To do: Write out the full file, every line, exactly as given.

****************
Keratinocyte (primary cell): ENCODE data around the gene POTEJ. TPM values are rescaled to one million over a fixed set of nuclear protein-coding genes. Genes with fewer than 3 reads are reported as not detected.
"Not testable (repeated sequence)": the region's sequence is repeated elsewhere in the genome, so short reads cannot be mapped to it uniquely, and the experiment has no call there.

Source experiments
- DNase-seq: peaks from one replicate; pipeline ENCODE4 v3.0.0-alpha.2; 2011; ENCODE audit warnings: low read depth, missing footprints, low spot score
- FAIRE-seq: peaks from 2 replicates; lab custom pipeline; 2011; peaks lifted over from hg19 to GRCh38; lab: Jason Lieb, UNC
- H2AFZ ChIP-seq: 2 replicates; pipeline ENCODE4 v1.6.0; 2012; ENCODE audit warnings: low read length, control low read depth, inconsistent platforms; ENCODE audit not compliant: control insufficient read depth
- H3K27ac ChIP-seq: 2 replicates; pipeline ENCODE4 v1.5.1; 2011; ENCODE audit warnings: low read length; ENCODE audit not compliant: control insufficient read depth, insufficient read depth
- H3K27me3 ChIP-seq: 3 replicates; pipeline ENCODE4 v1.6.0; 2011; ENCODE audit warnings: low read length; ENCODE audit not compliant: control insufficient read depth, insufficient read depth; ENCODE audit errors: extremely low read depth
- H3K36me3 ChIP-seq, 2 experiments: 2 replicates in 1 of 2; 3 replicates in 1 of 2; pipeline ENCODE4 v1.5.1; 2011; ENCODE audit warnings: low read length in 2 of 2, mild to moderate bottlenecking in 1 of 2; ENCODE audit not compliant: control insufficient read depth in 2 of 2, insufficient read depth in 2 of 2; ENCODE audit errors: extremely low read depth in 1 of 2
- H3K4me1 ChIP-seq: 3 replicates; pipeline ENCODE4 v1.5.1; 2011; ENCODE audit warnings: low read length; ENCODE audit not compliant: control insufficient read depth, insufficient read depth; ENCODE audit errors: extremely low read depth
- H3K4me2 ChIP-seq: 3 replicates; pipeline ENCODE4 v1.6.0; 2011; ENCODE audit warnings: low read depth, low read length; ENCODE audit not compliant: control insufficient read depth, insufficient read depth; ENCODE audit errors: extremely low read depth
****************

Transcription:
Keratinocyte (primary cell): ENCODE data around the gene POTEJ. TPM values are rescaled to one million over a fixed set of nuclear protein-coding genes. Genes with fewer than 3 reads are reported as not detected.
"Not testable (repeated sequence)": the region's sequence is repeated elsewhere in the genome, so short reads cannot be mapped to it uniquely, and the experiment has no call there.

Source experiments
- DNase-seq: peaks from one replicate; pipeline ENCODE4 v3.0.0-alpha.2; 2011; ENCODE audit warnings: low read depth, missing footprints, low spot score
- FAIRE-seq: peaks from 2 replicates; lab custom pipeline; 2011; peaks lifted over from hg19 to GRCh38; lab: Jason Lieb, UNC
- H2AFZ ChIP-seq: 2 replicates; pipeline ENCODE4 v1.6.0; 2012; ENCODE audit warnings: low read length, control low read depth, inconsistent platforms; ENCODE audit not compliant: control insufficient read depth
- H3K27ac ChIP-seq: 2 replicates; pipeline ENCODE4 v1.5.1; 2011; ENCODE audit warnings: low read length; ENCODE audit not compliant: control insufficient read depth, insufficient read depth
- H3K27me3 ChIP-seq: 3 replicates; pipeline ENCODE4 v1.6.0; 2011; ENCODE audit warnings: low read length; ENCODE audit not compliant: control insufficient read depth, insufficient read depth; ENCODE audit errors: extremely low read depth
- H3K36me3 ChIP-seq, 2 experiments: 2 replicates in 1 of 2; 3 replicates in 1 of 2; pipeline ENCODE4 v1.5.1; 2011; ENCODE audit warnings: low read length in 2 of 2, mild to moderate bottlenecking in 1 of 2; ENCODE audit not compliant: control insufficient read depth in 2 of 2, insufficient read depth in 2 of 2; ENCODE audit errors: extremely low read depth in 1 of 2
- H3K4me1 ChIP-seq: 3 replicates; pipeline ENCODE4 v1.5.1; 2011; ENCODE audit warnings: low read length; ENCODE audit not compliant: control insufficient read depth, insufficient read depth; ENCODE audit errors: extremely low read depth
- H3K4me2 ChIP-seq: 3 replicates; pipeline ENCODE4 v1.6.0; 2011; ENCODE audit warnings: low read depth, low read length; ENCODE audit not compliant: control insufficient read depth, insufficient read depth; ENCODE audit errors: extremely low read depth